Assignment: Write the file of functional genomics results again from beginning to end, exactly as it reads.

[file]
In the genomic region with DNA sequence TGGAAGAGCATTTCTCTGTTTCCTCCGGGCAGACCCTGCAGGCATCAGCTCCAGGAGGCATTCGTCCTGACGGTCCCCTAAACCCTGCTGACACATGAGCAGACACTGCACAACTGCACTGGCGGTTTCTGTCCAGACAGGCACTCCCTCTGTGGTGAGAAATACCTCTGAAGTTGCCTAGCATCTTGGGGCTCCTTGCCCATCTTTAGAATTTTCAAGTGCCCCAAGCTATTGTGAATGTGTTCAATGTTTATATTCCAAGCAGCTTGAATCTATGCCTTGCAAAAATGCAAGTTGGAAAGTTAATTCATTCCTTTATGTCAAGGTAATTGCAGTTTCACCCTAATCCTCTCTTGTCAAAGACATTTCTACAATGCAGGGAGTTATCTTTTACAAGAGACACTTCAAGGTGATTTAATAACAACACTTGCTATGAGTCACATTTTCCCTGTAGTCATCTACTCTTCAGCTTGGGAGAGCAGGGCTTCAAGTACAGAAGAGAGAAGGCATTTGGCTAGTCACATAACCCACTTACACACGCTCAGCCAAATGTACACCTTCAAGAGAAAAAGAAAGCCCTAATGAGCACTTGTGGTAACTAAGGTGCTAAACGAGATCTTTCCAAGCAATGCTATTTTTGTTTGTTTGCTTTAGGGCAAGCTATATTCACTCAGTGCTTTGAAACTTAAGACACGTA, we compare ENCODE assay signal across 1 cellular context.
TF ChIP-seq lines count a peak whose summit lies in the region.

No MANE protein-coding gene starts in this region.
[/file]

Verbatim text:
In the genomic region with DNA sequence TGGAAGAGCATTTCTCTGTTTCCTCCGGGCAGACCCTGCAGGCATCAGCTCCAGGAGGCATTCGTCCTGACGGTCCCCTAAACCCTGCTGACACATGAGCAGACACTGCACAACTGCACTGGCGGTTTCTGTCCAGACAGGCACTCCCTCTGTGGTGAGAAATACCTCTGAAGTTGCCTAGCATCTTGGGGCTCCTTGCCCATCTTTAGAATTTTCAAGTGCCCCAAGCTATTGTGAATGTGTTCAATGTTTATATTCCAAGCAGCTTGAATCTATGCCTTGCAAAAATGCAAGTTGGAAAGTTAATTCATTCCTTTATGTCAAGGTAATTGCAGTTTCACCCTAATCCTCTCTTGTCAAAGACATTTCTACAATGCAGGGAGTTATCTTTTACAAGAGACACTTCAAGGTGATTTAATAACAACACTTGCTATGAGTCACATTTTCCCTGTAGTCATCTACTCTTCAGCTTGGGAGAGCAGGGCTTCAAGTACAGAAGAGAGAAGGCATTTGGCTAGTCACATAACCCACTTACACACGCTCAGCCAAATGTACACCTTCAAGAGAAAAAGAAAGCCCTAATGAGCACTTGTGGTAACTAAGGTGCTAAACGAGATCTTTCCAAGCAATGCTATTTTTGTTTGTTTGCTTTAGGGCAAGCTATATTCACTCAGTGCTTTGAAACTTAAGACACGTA, we compare ENCODE assay signal across 1 cellular context.
TF ChIP-seq lines count a peak whose summit lies in the region.

No MANE protein-coding gene starts in this region.